I ended up in the dining room where I leaned on the counter and rocked back and forth with each contraction. They were very intense but I was still having a nice break in between them. I called to my baby and told him to come. I prayed and closed my eyes and tried to see the burning inside myself.

I went back into our bedroom to check on the progress of the pool. It wasn’t ready yet to I sat on the toilet to wait. Immediately contractions started coming stronger. Jay chatted with me through the open door and I leaned my head on our cold bathroom counter to moan through another contraction. These were strong and with every sensation I tried to look forward to the next. I knew each one was bringing me closer to the end. I felt deep pressure and reached in to feel how close my baby was. I could feel almost half of his head. I knew it wouldn’t be long until he was here. The pressure of the toilet was strong - too strong I thought. Even though I knew that position was helping I had to move.

I got up to check on the progress of the pool. The room was hot and I went to Jay’s arms for comfort. He whispered to me that it would be over soon and reassured me that I was doing a great job. He turned on some of my favorite music while I made sure the candles were glowing throughout the room and paced around the pool watching it fill up with steaming water.

Elliot woke up around this time and sat on the end of the bed just watching. He put his head in his hands and I looked into his big chocolate eyes and told him the baby was coming. He didn’t seem to concerned - he just smiled. I took him into my arms and enjoyed our last few moments with him as the baby of our family. I was worried now that he was awake. I didn’t want to be bothered while I was in the water but we were blessed and he just wanted to watch. He was quiet and helpful. He brought me cold drinks and rubbed my head.

Around 1am the contractions got much stronger and much closer together. I knew I would need the pool soon. It was almost full so I jumped in and it was instant sweet relief. I closed my eyes and relaxed my body. My arms were draped over the side of the pool. Elliot held one of my hands and Jay sat with his head next to mine. I took a deep breath at the start of each contraction, closed my eyes, and hummed along with my music. It was the same music Elliot was born to and I thought of each song and wondered which would be playing when this baby was born.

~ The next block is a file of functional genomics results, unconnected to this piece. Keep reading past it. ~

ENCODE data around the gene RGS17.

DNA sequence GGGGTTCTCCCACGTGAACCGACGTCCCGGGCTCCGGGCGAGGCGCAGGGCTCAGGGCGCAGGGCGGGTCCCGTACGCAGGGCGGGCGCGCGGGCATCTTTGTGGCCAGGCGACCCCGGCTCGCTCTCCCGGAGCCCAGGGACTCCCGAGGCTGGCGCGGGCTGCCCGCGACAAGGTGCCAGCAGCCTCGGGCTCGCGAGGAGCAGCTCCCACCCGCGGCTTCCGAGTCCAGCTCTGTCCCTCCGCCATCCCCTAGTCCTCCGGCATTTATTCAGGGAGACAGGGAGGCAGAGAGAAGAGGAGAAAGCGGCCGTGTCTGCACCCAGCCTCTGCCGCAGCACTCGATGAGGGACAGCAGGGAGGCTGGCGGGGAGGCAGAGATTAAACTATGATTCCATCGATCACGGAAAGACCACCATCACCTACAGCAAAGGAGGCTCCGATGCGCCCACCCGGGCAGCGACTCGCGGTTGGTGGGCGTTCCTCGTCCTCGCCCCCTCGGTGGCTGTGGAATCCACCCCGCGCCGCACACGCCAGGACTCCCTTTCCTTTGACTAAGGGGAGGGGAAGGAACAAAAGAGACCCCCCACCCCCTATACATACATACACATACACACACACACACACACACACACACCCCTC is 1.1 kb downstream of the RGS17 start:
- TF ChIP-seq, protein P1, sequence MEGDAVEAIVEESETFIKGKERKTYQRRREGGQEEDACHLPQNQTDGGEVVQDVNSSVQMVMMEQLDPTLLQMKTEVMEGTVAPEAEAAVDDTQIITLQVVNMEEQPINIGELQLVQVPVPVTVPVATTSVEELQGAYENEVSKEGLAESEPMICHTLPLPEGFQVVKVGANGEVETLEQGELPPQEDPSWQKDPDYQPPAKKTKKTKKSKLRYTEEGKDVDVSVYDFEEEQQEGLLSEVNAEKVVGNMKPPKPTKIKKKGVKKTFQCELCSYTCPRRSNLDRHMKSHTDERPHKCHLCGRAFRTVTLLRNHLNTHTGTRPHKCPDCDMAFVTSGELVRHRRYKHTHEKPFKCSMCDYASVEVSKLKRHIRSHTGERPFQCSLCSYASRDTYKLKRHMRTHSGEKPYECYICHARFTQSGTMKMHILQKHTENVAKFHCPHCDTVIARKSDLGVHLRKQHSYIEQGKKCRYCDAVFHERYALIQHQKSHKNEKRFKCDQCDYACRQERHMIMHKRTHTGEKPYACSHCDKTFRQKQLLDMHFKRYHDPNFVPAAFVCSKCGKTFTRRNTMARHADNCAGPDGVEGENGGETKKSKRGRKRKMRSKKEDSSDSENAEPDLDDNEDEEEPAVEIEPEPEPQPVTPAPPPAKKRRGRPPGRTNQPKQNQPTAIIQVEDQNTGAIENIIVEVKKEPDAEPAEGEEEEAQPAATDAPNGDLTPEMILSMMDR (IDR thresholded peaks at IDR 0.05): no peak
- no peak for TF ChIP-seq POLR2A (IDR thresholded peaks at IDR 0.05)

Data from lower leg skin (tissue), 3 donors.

Jay offered counter pressure for my back but I wasn’t desperate for it yet. I wanted to wait until I felt it was absolutely necessary. I knew how exhausting for Jay it would be and I really needed him present. I didn’t want to waste it. I knew no measure of time. I didn’t know how long I had been working. I had no idea how long the contractions were or how close together they were. I was lost inside myself feeling a sense of warmth and peace deep within and knew I was close to that place where my baby was coming from. Was he ready? Was I ready? Who was he? Would I know him? I rubbed my big belly and breathed into another contraction. I hung on to Jay and buried my face into his neck. He was warm and familiar and whispered to me about our plans and hopes and thoughts for this birth and this baby. Elliot sat quietly just holding my hand. The breaks between my contractions got smaller and smaller and soon it seemed like I had no time to recover. Jay decided to call our friend Michelle at this point. She was coming to photograph the birth.

I was trying to think about the baby during these intense moments with the contractions coming on top of each other. I concentrated on his movements and my breathing, imagining I was sending him life and love with each breath. I talked to him and I felt like we were working together and conscious of each other. It was amazing. I could feel a lot more pressure and reached inside and I could feel his whole head with my bag of waters in front of his head pooling up like a limp water balloon. I had a lot of anxiety about the upcoming pushing stage and I was trying to stay positive. I prayed that I would have confidence and strength and health. I talked to the baby and in between contractions I would sit back and lean against Jay and smile to think of how close we were.